Ground Broke for New Wildlife Education Center

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Ground was broken on Sept. 8 for a new wildlife education center. Located in Farmington -- near the shore of the Great Salt Lake -- the center will help visitors learn about and experience the lake and its associated wetlands. The center should open to the public in winter 2017.

DWR Press Release

Farmington – On Sept. 8, shovels turned and ground was broke for a new wildlife education center on the shores of Great Salt Lake.

In addition to helping visitors explore the lake, its wetlands, and the wildlife that call this critical area home, Division of Wildlife Resources Director Greg Sheehan envisions the center as something the local community will use and take pride in.

In his comments to the audience gathered at the site on Thursday, Sheehan noted that “the wetlands surrounding the Great Salt Lake are well known as the single most important ecosystem and resting point for migrating birds in the western US.”

Sheehan said the wetland education facilities will be available for school activities, bird watchers, community events and much more. “We want this to be a gateway to the wonders of nature that exist right in our own backyards,” he said.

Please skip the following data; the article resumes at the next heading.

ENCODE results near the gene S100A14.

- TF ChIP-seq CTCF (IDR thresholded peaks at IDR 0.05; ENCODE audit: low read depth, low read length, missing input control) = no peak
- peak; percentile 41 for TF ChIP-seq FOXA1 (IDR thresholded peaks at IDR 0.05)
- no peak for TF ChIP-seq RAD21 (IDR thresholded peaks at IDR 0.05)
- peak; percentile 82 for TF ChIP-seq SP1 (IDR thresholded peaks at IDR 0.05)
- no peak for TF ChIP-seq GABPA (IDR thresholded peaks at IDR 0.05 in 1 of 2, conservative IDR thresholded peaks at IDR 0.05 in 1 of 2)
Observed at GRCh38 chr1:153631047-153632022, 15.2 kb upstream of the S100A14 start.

The George S. and Dolores Doré Eccles Wildlife Education Center is at 1700 W. Glover Lane in Farmington. The center should be finished, and open to the public, by winter 2017.

Partnership

The George S. and Dolores Doré Eccles Wildlife Education Center was made possible through funding from the state legislature, the DWR, the Utah Wildlife and Conservation Foundation and a generous donation from the George S. and Dolores Doré Eccles Foundation. Additionally, a generous donation by The ALSAM Foundation has led to addition of the L.S. Skaggs Wetland Discovery Classroom at the new center.

“The center is a shining example of two foundations, a wildlife conservation organization, a government agency, the state legislature, and other contributors coming together to provide a valuable resource that will benefit our community for years to come,” Sheehan said.